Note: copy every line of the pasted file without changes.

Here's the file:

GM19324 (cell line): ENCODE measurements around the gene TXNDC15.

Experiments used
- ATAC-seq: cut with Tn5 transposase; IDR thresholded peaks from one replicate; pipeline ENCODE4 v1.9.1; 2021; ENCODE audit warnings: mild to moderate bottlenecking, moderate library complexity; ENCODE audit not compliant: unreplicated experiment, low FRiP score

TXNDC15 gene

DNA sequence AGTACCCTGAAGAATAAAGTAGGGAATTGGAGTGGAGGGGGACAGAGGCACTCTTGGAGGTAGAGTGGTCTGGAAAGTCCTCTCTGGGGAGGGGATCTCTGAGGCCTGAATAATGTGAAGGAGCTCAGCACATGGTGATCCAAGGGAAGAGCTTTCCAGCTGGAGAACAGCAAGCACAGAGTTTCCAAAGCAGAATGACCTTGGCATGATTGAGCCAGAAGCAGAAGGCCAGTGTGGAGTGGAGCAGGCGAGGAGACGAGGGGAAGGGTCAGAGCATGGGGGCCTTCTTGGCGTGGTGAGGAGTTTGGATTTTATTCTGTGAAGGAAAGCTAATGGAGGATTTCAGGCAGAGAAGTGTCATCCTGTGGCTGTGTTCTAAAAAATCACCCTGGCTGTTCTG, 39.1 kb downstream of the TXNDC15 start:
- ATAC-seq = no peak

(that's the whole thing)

GM19324 (cell line): ENCODE measurements around the gene TXNDC15.

Experiments used
- ATAC-seq: cut with Tn5 transposase; IDR thresholded peaks from one replicate; pipeline ENCODE4 v1.9.1; 2021; ENCODE audit warnings: mild to moderate bottlenecking, moderate library complexity; ENCODE audit not compliant: unreplicated experiment, low FRiP score

TXNDC15 gene

DNA sequence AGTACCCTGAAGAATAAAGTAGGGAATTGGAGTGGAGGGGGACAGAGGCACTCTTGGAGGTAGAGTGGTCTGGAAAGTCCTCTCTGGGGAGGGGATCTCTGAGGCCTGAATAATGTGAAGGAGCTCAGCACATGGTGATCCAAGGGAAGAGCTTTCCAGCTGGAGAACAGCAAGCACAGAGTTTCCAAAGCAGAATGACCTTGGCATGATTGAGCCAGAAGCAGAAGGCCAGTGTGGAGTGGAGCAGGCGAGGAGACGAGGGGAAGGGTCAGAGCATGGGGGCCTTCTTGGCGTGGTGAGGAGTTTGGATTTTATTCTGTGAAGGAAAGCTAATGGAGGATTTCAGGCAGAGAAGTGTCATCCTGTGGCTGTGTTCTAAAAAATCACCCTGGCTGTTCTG, 39.1 kb downstream of the TXNDC15 start:
- ATAC-seq = no peak